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Seriously ill kids join in back-to-school rush

Children enjoyed Donald Berman Chai Lifeline's back-to-school party and left with full backpacks.

Donald Berman Chai Lifeline provides emotional and practical support to seriously ill children and their families.

This is the Montreal branch of Chai Lifeline Canada, which is part of an international Jewish charitable organization. Its staff and volunteers ease the turmoil of a child’s life-altering disease or the burden of coping with a chronic condition.

“The word ‘no’ is not in our lexicon,” said Montreal co-ordinator Stu Guttman. “We always say, ‘Yes, how can we help?’ It’s all about relieving their stress and letting them know they are not alone.”

Parent Jonathan Sinclair agrees. “It’s a fabulous organization. There is nothing they won’t do for you.”

Sinclair’s nine-year-old daughter, Maya, was born with the rare Axenfeld-Rieger syndrome, which primarily affects the eyes. Maya has already had two surgeries for glaucoma.

She is also small for her age and tires easily. Her medical appointments are frequent. This was the first year she could attend school full-time.

They were at Chai Lifeline’s back-to-school party, complete with an inflatable castle, music and snacks, held outside its premises. The kids had their pick of backpacks filled with donated school supplies.

What was important was not the gift, but “creating some semblance of normalcy,” said Guttman. “Even if they may be spending it in hospital, they know this is back-to-school time and would feel left out if they didn’t prepare like everyone else.”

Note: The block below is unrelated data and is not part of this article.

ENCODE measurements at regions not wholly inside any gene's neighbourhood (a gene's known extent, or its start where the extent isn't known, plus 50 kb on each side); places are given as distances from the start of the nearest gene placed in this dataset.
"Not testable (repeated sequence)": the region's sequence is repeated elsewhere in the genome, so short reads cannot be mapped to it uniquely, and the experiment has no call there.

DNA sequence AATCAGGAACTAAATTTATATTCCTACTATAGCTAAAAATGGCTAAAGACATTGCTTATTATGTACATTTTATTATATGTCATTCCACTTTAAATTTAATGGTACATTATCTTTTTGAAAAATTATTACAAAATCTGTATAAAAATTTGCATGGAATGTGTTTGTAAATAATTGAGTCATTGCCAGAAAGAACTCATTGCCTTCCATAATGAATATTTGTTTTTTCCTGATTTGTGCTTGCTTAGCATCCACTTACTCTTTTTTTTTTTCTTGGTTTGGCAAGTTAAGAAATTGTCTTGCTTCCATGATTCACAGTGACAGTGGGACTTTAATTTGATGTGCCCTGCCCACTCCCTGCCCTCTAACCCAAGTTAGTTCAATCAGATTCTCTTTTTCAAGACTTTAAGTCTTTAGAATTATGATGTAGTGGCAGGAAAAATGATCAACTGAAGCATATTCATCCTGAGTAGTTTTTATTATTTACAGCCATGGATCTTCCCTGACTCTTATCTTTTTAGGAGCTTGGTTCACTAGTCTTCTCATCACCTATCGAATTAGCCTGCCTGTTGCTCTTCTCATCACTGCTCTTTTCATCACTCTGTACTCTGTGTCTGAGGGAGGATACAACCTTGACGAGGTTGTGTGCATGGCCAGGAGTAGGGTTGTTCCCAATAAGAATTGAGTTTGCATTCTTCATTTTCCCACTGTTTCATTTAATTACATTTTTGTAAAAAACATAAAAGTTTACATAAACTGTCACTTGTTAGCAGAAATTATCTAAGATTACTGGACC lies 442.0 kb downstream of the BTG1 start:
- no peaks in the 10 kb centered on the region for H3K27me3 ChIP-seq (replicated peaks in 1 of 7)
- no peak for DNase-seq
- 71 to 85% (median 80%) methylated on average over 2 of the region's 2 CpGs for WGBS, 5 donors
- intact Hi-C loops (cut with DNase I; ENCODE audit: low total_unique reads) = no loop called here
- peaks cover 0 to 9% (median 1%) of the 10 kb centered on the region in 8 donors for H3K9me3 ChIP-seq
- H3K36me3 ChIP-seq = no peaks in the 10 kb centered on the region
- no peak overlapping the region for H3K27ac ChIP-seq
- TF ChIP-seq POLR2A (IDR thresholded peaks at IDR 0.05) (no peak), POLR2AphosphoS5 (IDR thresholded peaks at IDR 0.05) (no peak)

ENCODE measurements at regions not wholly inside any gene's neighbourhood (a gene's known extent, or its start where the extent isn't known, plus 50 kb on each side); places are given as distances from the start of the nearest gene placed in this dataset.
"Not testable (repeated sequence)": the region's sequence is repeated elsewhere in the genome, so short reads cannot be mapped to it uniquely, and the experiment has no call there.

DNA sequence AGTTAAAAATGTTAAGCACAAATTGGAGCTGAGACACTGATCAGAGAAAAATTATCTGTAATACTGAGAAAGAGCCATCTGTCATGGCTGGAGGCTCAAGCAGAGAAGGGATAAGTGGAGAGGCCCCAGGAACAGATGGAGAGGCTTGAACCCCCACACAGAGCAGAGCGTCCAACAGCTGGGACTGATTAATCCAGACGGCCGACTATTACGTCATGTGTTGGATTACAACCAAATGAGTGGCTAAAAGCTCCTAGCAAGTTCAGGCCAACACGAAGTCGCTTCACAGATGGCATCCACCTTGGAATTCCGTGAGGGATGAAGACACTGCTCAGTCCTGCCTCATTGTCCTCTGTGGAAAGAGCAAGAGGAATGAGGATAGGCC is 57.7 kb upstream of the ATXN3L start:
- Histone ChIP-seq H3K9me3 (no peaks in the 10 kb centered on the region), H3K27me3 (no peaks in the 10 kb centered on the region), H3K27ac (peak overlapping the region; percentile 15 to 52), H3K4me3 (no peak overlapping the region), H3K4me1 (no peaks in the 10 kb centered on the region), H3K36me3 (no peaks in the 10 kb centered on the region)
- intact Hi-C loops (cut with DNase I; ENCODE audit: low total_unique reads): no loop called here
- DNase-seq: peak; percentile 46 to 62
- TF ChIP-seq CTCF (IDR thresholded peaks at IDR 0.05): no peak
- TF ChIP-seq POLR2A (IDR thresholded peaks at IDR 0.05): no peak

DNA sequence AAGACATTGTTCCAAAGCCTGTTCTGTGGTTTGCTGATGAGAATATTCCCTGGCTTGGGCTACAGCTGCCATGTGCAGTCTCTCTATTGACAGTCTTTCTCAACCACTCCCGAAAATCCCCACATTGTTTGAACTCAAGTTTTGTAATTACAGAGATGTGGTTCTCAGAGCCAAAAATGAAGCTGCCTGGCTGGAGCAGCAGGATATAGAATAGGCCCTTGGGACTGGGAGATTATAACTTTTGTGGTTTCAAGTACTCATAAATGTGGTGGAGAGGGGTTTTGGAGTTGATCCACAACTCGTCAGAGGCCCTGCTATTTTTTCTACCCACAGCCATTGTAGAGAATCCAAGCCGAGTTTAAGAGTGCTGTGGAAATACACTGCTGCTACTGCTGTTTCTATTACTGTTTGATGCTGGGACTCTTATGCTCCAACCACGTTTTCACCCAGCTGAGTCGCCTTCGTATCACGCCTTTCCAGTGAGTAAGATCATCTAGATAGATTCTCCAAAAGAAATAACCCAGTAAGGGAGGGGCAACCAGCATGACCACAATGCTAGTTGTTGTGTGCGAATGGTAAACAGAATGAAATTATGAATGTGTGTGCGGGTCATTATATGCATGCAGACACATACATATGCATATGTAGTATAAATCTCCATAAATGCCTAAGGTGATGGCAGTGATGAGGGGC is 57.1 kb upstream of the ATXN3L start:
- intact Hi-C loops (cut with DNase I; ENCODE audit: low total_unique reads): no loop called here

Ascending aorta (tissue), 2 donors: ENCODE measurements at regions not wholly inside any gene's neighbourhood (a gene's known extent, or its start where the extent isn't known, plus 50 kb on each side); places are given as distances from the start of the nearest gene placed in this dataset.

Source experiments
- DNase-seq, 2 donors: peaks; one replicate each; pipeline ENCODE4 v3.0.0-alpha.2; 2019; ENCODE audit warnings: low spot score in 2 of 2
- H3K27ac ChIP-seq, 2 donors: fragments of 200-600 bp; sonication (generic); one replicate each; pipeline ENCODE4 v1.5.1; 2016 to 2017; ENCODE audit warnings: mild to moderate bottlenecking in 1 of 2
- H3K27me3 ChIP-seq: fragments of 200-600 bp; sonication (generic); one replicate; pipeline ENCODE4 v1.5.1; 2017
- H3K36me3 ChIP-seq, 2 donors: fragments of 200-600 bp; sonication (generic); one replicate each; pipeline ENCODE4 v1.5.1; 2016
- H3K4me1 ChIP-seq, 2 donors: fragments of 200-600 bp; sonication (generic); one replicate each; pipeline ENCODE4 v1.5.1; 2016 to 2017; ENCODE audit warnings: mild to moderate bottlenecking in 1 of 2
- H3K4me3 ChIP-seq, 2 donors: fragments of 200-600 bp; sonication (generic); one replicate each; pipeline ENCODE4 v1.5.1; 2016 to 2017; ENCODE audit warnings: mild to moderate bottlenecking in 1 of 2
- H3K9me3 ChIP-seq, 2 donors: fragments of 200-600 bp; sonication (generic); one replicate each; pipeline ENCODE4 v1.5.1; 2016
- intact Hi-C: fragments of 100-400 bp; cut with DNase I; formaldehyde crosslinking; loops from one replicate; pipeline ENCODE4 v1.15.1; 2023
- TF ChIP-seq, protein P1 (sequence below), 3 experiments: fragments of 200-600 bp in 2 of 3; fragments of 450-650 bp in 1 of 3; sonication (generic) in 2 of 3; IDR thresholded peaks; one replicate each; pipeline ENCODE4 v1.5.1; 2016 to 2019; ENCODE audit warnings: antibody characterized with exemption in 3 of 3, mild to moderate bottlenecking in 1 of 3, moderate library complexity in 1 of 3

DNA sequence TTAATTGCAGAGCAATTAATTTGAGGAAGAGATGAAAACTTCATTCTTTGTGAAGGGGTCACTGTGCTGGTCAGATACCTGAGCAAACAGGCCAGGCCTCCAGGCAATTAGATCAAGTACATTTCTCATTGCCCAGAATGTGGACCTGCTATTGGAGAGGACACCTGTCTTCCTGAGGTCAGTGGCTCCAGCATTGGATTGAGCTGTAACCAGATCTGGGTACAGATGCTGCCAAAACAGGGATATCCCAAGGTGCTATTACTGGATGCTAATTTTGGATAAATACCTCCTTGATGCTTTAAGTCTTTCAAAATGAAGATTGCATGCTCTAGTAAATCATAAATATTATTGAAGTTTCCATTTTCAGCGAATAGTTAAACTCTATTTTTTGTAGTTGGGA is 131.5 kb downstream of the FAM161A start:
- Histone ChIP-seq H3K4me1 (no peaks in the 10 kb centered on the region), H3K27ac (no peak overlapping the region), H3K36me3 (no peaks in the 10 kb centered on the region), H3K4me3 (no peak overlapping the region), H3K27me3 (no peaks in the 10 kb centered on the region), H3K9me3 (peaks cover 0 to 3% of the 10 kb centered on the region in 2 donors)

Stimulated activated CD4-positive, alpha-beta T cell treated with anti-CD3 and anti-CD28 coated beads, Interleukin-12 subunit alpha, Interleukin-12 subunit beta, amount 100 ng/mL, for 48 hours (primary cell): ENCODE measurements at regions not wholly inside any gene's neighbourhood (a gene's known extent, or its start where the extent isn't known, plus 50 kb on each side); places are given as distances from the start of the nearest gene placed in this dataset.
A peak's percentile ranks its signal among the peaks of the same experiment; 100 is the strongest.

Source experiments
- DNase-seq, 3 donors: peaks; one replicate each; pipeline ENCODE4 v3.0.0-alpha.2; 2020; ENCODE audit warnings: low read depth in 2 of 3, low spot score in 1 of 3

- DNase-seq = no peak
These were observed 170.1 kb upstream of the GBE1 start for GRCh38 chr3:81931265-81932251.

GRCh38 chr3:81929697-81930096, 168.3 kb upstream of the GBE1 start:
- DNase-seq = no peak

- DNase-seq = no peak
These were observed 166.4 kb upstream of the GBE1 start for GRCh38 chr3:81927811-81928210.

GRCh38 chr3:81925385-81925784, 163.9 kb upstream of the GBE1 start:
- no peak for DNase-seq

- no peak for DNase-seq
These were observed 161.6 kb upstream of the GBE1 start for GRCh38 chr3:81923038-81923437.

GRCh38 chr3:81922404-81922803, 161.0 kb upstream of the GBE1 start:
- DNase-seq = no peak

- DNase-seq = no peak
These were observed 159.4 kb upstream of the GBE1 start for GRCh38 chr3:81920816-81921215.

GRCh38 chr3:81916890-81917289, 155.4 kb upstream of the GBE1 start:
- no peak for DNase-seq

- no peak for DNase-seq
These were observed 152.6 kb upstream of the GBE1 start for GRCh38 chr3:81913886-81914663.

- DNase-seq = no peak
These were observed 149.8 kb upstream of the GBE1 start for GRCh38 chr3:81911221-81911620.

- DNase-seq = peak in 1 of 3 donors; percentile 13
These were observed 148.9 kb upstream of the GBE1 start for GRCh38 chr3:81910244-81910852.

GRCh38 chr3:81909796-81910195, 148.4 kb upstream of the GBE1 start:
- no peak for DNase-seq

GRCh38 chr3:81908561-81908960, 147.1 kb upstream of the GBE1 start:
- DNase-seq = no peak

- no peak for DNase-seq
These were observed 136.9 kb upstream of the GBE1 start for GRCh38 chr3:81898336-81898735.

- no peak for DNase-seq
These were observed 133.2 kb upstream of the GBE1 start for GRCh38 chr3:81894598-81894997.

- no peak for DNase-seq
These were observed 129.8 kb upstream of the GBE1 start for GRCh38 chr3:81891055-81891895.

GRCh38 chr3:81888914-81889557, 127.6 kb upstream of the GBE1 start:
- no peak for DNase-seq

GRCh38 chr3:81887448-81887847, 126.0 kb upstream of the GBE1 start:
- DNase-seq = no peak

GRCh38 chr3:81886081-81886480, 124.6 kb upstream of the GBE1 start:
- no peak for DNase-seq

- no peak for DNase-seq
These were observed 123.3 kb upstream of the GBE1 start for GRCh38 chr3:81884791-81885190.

Chai Lifeline is an initiative of the Orthodox community, but serves everyone, even non-Jews, he said. A generous bequest from the Donald Berman Foundation in 2014 allowed the opening of an office and drop-in centre in Montreal.

Berman, who died in 2001, never had children, but his greatest delight was sponsoring visits to La Ronde amusement park for thousands of needy kids. The Fort Erie, Man., native made his fortune as a concessionaire at Expo 67 continuing into the 1980s at La Ronde.

Fittingly, Chai Lifeline’s other end-of-summer celebration was a trip to La Ronde for over 200 people.

Fun activities are run through the year. The centre is a comfy place filled with toys, games, books and arts-and-crafts supplies. Practical assistance may include meals, transportation and free tutoring.

There are five staff members in Montreal, including Guttman, who rely on about 300 volunteers such as Zack Steinlauf.


The affection Chaim has for his “big brother”, Steinlauf, is written all over his smiling face. He doesn’t have to think about cancer around him. Steinlauf, a 23-year-old student has been volunteering for four years at Chai Lifeline. He has completed two marathons held in Miami in January that benefit Chai Lifeline.

“It’s not easy,” Steinlauf admits, referring to the emotional toll of watching kids suffer. “My stock answer is that it is just the right thing to do.”

He spends at least an hour a week with Chaim, and “endless” hours other ways, including going to the hospital sometimes three or four times a week.

Another major fundraiser is Bike4Chai, in which 10 Montreal cyclists each year make the two-day, journey from Pennslyvania to Camp Simcha.

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